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Surviving through the holidays after a loss.


The upcoming holidays season prompted me to share some of my thoughts and feelings on how to cope during this time. Celebrating after suicide is difficult as we are reminded of our devastating loss. We get caught up telling the story of their death, limiting the time we spend talking about and celebrating the life they lived. Anniversaries, holidays, and birthdays become difficult as we are reminded that our loved one will not be present.


My two suicide loss anniversaries fall between November and mid January. Who knew that 2.5 short months of every year could bring so much sadness. Thanksgiving, the anniversary of my first suicide loss, Christmas, the anniversary of my second suicide loss, and my mom’s birthday all fall between this time period. Feeling emotionally drained is an understatement.


Time doesn't heal the pain associated with a loss, it's what you do with that time that matters. Grief is the process by which you heal. Experiencing the pain rather than constantly trying to escape it can actually help you feel better in the long-term. So while it may be tempting to pretend the holidays don't exist, or to numb the pain with alcohol, temporarily avoiding the pain only prolongs the anguish. Eventually, the holidays will get easier, but only if you allow yourself to experience the grief of going through them without your loved one(s).


Please don’t let yourself play the dread game. When a “big day” is approaching, I have a tendency to think “this day is going to stink,” over and over again, and the dread builds and boils over. Once the actual “big day” arrives, that day isn’t actually as bad as I had built it up in my head. Try not to let yourself play that game. When you start having dread about a holiday, birthday, or anniversary approaching, remind yourself that it isn’t going to be that bad. You can end up ruining weeks leading up to a “big day” over dread. Your life is precious. Those days are precious. I encourage you not to waste them on dread. Do some dread-blocking. I wish someone had shared this valuable information with me years ago.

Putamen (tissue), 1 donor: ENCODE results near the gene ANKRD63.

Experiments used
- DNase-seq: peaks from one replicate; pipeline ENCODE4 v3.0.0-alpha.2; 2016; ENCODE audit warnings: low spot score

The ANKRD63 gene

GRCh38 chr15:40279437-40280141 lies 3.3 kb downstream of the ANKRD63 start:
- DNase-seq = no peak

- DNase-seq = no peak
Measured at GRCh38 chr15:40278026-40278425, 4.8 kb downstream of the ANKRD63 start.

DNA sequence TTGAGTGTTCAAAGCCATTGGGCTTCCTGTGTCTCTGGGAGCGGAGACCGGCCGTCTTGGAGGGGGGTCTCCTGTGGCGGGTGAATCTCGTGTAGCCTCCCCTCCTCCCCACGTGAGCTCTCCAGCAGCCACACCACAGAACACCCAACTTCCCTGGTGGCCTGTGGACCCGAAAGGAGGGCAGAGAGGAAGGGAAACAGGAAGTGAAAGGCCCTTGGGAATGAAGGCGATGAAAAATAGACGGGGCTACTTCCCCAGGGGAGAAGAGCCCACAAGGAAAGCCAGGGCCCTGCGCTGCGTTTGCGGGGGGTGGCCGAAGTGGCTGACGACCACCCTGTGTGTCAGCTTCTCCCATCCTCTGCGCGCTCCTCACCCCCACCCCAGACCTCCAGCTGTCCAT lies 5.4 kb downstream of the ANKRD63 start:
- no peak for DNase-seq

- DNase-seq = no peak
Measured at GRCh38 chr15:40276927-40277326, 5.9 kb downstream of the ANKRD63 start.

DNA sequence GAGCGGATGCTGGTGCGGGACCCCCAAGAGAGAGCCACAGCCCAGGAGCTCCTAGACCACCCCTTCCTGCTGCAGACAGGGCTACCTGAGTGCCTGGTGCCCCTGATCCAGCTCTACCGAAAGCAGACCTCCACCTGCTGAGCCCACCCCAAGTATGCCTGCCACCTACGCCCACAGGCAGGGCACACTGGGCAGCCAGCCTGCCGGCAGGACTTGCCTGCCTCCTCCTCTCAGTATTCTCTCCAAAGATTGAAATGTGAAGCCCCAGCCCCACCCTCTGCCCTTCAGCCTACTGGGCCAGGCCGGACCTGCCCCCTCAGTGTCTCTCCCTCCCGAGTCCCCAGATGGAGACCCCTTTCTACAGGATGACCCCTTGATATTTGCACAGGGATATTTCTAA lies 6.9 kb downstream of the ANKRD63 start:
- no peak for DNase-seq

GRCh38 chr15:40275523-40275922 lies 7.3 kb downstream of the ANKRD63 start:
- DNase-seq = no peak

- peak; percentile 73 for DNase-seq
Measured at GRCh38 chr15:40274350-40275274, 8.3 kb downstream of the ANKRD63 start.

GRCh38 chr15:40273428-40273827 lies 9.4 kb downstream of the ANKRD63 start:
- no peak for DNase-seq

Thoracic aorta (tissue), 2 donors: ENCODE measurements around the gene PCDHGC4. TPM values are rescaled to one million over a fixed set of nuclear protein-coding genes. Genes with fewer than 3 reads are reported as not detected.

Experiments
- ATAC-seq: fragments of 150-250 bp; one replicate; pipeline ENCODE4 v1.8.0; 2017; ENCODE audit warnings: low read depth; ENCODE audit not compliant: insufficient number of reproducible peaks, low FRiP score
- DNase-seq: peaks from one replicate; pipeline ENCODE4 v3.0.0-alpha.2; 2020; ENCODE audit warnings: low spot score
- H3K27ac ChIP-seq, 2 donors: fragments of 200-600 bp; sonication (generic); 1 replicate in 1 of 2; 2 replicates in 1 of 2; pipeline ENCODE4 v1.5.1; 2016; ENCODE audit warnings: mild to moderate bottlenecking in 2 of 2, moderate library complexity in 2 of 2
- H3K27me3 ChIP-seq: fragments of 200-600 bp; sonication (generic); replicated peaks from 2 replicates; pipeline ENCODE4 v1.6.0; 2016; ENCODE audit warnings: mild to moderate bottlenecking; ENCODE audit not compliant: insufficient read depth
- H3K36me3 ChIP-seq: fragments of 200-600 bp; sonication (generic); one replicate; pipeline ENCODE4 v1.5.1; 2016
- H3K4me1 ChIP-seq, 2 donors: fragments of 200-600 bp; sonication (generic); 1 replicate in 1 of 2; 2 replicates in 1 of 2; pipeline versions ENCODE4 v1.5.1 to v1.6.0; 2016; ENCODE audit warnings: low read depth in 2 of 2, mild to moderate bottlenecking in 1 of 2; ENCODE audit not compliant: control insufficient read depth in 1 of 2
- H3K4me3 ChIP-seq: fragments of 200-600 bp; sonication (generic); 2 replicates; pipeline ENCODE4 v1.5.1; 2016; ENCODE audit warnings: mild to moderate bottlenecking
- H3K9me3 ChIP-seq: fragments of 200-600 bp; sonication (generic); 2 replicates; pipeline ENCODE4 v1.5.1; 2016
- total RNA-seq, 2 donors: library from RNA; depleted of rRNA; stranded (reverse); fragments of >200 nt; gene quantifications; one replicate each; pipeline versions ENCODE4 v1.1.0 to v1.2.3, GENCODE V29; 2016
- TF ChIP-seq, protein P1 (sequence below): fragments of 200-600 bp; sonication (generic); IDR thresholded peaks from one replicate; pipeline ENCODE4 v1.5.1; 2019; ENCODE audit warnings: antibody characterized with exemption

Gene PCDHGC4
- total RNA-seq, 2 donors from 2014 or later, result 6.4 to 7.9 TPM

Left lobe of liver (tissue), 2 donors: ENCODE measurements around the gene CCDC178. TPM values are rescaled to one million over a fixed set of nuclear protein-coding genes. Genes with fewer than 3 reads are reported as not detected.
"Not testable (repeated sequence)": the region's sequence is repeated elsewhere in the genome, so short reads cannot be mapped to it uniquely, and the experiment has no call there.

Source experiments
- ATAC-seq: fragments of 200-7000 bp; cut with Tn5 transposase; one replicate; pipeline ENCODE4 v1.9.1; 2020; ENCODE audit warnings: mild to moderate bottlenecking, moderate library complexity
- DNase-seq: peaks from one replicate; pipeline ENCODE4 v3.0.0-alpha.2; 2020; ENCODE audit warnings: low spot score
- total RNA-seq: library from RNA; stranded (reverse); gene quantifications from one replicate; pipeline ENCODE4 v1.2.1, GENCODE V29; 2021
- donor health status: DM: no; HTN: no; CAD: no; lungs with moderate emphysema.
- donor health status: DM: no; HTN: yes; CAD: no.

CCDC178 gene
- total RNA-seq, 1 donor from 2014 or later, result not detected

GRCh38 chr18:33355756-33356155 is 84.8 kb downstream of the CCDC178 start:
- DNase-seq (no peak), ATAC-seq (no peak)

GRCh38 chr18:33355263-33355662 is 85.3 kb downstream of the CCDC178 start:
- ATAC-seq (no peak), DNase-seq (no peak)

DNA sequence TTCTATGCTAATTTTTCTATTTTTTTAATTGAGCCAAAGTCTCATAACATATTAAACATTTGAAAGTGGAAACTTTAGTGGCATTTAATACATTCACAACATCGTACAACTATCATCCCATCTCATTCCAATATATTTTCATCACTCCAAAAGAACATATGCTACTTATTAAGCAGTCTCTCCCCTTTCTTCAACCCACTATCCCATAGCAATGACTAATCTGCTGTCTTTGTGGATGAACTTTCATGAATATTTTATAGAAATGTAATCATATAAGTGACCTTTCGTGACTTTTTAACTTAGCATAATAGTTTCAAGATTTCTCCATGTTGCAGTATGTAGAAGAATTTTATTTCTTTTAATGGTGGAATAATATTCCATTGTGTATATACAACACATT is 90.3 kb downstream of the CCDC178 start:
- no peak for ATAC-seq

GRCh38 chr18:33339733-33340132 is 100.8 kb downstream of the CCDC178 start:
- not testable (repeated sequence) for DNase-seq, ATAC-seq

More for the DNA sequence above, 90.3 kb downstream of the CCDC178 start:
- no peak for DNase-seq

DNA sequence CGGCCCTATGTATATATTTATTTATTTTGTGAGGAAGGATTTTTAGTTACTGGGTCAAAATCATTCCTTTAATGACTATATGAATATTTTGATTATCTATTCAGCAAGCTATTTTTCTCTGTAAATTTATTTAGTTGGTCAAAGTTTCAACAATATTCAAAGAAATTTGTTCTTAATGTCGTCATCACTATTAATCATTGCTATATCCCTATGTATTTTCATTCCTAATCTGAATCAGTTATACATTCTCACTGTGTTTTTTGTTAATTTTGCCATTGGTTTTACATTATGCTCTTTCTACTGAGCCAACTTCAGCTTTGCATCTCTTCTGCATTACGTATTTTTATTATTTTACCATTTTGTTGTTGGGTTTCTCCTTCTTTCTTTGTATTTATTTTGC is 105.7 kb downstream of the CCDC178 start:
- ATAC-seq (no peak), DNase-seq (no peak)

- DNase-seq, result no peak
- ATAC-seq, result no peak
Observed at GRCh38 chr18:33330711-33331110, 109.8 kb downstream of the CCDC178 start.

Even when you're in the midst of grief, you still have something to offer the world. Performing a few acts of kindness can be really good for the grieving spirit. Donate gifts to families in need, serve meals at a soup kitchen, or volunteer to help people at a nursing home. Don't be afraid to ask for help when you're struggling with the holidays. Reminding loved ones that you're having a rough time may be enough, but you also may want to reach out for more support. Look for support groups or contact a professional counselor to help you deal with your grief. Holidays are tough, so give yourself grace and do the best you can. Hopefully by not giving into dread, and honoring your loved one with an active and personal tradition, you can get through it and find some peace.


In closing, the best way to help those who are grieving during the holidays is to let them know you care. They need to be remembered, and they need to know their loved ones are remembered. Friends and family members should never be afraid of saying or doing the wrong thing, because making an effort and showing concern will forever be remembered and greatly appreciated.


Happy Thanksgiving to everyone!


Love to all, Jamie



”Grief is nasty game of feeling the weakest you have ever felt and morphing it into the strongest person you will have to become.” - Windgate Lane



If you believe your loved one is at an immediate risk for suicide, do NOT leave the person alone. Dial 911 or call the National Suicide Prevention Lifeline at 1-800-273-TALK, or text 741-741.